Commentary

Scrutiny is Set to Stay

Andromeda Wood, Vice President of Regulatory Strategy at Workiva, charts the rising importance of sustainable investment policies.

The European Union’s (EU) Sustainable Finance Disclosure Regulation (SFDR) signifies the grouping’s intention to spearhead a war on ‘greenwashing’. ESG factors ranging from a company’s record on improving diversity to its environmental footprint must now be disclosed to funds and investors. This can directly impact how much investment it attracts.

The EU has increased the pressure on asset managers – through the disclosure regulation – to present clients with the ESG data that is provided by businesses when building sustainable investment portfolios and making investment recommendations. This, in turn, is powering institutional change within Europe. Although the EU is leading the charge in sustainable finance regulation, it’s a matter of when, not if, similar regulations are adopted globally, raising the profile of ESG investing worldwide.

Pressure from different sides – regulation and investors

Alongside regulation, it is important to note that general awareness of social, ethical, and environmental causes has grown in recent years, in line with a societal shift. A recent survey from Workiva highlighted this when it found that half of retail investors in the UK (50%) now want to know whether a company lives up to their own beliefs before they invest in it.

Individual investors now wield a great deal of power, with the trend towards ethical investing forcing businesses (and the funds that support them), to re-evaluate how and where they invest. In the UK, for instance, over one-third of people (35%) believe financial and ESG data are equally important when making investment decisions. Pension funds have reacted to this trend by increasingly offering policies that prioritise ESG factors, in a bid to appeal to the modern investor.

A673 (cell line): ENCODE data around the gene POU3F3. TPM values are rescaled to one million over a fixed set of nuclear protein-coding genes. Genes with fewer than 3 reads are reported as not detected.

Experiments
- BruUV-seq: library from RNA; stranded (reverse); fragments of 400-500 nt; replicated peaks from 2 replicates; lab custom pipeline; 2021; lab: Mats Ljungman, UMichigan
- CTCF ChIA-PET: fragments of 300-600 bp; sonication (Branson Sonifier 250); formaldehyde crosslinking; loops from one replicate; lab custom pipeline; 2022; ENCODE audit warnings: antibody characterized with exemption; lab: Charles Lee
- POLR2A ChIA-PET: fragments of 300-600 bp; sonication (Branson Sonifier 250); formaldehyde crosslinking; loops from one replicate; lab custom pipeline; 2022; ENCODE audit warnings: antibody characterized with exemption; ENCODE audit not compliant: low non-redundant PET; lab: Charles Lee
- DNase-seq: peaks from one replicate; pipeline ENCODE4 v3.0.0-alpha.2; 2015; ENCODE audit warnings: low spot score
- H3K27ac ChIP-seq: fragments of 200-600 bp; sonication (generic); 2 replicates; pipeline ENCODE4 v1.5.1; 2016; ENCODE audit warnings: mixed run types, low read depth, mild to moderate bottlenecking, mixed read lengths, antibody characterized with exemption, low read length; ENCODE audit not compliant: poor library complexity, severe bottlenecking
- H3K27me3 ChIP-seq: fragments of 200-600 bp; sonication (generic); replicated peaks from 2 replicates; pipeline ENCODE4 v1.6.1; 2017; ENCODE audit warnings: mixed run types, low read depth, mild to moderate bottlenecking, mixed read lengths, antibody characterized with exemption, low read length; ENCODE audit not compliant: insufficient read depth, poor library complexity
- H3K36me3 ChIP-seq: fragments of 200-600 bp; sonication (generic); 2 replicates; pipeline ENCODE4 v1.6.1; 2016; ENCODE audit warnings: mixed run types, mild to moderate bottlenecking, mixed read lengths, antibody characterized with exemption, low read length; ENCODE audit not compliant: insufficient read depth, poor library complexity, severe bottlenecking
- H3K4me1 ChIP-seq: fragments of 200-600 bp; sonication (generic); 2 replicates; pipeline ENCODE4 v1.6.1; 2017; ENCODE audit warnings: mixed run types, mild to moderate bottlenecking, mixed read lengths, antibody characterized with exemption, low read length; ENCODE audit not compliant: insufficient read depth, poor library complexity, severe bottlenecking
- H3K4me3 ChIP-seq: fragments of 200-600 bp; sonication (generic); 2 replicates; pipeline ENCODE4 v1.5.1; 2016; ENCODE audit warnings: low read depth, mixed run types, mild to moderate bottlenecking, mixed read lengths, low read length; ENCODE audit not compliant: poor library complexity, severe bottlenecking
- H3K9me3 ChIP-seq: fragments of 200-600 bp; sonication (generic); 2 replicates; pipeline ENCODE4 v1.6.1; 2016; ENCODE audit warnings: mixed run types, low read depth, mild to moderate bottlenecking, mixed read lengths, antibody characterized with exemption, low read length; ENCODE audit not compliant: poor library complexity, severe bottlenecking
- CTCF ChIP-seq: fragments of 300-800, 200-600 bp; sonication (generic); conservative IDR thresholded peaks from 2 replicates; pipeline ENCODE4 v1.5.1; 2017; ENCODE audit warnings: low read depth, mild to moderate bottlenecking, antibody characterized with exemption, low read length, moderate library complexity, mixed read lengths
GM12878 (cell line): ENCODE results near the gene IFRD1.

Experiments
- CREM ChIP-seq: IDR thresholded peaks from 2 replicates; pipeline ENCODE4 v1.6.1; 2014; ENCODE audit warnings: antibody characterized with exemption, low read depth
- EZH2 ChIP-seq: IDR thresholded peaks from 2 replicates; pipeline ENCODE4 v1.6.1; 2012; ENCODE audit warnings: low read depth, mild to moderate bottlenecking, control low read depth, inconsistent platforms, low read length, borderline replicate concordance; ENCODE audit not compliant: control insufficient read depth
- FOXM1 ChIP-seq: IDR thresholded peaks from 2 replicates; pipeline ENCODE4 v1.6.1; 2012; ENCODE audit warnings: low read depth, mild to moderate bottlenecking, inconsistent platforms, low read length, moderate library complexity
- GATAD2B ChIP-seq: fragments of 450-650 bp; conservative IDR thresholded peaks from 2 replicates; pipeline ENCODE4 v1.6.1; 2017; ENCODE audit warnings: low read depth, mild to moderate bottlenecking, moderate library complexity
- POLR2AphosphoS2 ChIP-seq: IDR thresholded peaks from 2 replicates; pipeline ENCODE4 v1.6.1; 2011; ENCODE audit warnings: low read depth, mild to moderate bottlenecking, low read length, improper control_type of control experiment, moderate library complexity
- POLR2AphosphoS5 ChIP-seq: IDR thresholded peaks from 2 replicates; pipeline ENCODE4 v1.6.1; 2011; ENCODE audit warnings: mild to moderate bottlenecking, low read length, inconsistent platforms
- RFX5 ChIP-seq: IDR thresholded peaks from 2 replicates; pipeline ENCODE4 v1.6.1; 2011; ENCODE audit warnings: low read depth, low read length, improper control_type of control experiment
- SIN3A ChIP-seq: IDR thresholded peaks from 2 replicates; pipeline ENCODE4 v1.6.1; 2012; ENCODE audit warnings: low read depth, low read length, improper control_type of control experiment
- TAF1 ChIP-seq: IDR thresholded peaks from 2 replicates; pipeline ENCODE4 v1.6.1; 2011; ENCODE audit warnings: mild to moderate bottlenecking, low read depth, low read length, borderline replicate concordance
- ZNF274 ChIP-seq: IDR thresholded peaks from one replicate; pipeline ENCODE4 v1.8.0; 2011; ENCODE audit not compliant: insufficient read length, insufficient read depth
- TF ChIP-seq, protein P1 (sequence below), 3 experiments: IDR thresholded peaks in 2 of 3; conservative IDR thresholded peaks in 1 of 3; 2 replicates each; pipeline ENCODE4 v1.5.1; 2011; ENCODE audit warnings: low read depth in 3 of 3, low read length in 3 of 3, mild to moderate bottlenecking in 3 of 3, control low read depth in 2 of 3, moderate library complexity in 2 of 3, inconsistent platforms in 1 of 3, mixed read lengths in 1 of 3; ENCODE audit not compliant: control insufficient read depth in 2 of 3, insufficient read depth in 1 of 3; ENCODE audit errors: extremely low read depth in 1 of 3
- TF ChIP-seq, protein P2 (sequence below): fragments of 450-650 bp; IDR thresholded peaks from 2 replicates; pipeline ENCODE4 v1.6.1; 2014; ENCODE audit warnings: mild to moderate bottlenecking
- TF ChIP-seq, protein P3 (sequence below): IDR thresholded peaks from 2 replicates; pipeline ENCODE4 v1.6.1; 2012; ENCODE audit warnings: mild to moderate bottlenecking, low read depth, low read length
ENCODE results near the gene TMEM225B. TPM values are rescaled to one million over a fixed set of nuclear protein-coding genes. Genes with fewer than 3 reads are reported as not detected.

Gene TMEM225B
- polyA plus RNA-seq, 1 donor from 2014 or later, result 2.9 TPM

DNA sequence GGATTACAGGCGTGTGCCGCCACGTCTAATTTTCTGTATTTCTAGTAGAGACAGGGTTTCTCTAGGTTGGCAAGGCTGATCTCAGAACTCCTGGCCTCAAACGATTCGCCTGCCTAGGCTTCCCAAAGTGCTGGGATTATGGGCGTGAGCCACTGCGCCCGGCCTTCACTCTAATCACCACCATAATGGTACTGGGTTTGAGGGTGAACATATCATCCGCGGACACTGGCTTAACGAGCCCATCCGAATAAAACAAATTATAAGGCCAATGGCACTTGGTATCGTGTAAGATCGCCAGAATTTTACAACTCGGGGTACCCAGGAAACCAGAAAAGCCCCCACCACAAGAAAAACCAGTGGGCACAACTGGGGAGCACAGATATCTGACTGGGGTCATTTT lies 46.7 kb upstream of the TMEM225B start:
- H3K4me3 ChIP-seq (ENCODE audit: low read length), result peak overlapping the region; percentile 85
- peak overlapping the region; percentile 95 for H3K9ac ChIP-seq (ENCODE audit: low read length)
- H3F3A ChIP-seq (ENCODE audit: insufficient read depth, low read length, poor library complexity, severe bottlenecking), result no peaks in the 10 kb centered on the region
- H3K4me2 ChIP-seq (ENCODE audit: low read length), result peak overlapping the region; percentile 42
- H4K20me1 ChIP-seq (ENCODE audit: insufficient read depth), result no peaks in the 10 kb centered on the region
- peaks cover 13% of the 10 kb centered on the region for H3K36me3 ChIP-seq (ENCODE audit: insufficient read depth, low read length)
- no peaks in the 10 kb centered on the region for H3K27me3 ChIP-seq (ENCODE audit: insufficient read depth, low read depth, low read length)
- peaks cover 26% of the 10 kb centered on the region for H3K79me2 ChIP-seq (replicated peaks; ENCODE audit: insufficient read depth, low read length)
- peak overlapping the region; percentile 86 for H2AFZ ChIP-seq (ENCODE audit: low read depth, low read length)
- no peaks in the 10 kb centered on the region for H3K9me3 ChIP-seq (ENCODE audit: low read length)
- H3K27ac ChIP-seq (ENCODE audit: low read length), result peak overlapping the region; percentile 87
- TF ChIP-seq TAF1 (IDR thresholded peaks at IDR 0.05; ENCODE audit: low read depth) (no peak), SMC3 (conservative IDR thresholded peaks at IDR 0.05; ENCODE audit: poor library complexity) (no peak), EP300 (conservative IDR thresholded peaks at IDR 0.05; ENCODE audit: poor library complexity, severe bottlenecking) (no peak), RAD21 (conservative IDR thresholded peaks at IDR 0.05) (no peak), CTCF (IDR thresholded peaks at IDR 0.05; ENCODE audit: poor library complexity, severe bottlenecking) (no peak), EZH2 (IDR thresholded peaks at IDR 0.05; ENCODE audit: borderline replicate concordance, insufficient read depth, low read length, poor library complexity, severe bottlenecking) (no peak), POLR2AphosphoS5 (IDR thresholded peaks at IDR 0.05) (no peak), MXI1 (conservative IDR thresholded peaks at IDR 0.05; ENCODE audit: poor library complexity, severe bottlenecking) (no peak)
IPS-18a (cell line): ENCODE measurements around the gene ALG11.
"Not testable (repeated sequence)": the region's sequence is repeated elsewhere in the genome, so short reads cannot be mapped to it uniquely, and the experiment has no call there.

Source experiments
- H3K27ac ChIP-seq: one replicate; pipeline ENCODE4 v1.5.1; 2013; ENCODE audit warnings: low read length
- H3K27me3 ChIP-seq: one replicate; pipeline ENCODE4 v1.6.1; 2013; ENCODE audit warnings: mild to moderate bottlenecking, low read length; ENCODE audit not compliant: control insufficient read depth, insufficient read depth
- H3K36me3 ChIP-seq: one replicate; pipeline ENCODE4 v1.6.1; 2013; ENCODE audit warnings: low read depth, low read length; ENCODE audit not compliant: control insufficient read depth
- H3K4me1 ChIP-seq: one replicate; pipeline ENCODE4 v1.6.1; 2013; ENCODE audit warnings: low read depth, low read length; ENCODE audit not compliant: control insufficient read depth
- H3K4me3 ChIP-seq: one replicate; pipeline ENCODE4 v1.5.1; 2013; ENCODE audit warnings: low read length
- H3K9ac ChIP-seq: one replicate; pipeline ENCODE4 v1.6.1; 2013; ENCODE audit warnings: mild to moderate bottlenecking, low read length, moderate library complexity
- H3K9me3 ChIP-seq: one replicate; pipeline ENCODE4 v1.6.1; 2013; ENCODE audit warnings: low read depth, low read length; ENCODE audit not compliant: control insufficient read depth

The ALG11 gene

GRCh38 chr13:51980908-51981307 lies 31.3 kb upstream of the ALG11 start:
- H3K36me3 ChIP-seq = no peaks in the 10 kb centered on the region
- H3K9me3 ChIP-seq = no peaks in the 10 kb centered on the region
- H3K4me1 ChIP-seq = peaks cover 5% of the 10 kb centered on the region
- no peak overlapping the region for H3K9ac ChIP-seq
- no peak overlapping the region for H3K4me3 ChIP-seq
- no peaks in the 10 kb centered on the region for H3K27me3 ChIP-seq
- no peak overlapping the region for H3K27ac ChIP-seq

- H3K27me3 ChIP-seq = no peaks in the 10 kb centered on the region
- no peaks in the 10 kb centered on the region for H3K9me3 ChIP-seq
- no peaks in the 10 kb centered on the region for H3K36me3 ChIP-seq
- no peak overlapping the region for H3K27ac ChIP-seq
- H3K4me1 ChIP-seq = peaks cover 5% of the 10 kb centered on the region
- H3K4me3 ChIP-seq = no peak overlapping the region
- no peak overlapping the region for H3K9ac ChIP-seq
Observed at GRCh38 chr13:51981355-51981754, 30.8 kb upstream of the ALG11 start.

This demand has also flowed upwards to institutional investors, with those responsible for placing investments on behalf of end-beneficiaries under more pressure to align with their values. This high-profile pressure signifies how ESG is directly impacting the robustness of investments. Shareholders have even, in some circumstances, threatened to pull their support from funds due to ESG concerns.

Widely adopted minimum standards, such as the target for Organisation for Economic Co-operation and Development (OECD) countries to phase out coal by 2030, have also placed ESG higher on the agenda for shareholders, with concerns about the potential reputational and financial damage associated with non-compliance.

Addressing (dis)trust in sustainable investing

Retail investors are keen to make the right decisions with their money and will work with asset managers to determine which companies represent a sound investment. Historically, it was tough to distinguish between the organisations that were greenwashing from those genuinely prioritising corporate social responsibility (CSR) and sustainability issues. Teams tasked with figuring out what now makes up the E, S and G of ESG often worked in siloes and had to navigate several different data sources, numerous reporting frameworks, and non-standardised terminology, all of increased the potential for confusion.